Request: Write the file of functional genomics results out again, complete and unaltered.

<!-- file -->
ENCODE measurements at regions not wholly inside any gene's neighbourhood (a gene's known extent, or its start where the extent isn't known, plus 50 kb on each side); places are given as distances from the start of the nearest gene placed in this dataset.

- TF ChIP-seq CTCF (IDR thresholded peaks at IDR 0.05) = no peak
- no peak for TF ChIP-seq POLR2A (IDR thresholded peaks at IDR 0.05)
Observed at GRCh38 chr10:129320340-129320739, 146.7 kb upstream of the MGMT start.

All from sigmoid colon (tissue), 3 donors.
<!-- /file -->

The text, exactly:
ENCODE measurements at regions not wholly inside any gene's neighbourhood (a gene's known extent, or its start where the extent isn't known, plus 50 kb on each side); places are given as distances from the start of the nearest gene placed in this dataset.

- TF ChIP-seq CTCF (IDR thresholded peaks at IDR 0.05) = no peak
- no peak for TF ChIP-seq POLR2A (IDR thresholded peaks at IDR 0.05)
Observed at GRCh38 chr10:129320340-129320739, 146.7 kb upstream of the MGMT start.

All from sigmoid colon (tissue), 3 donors.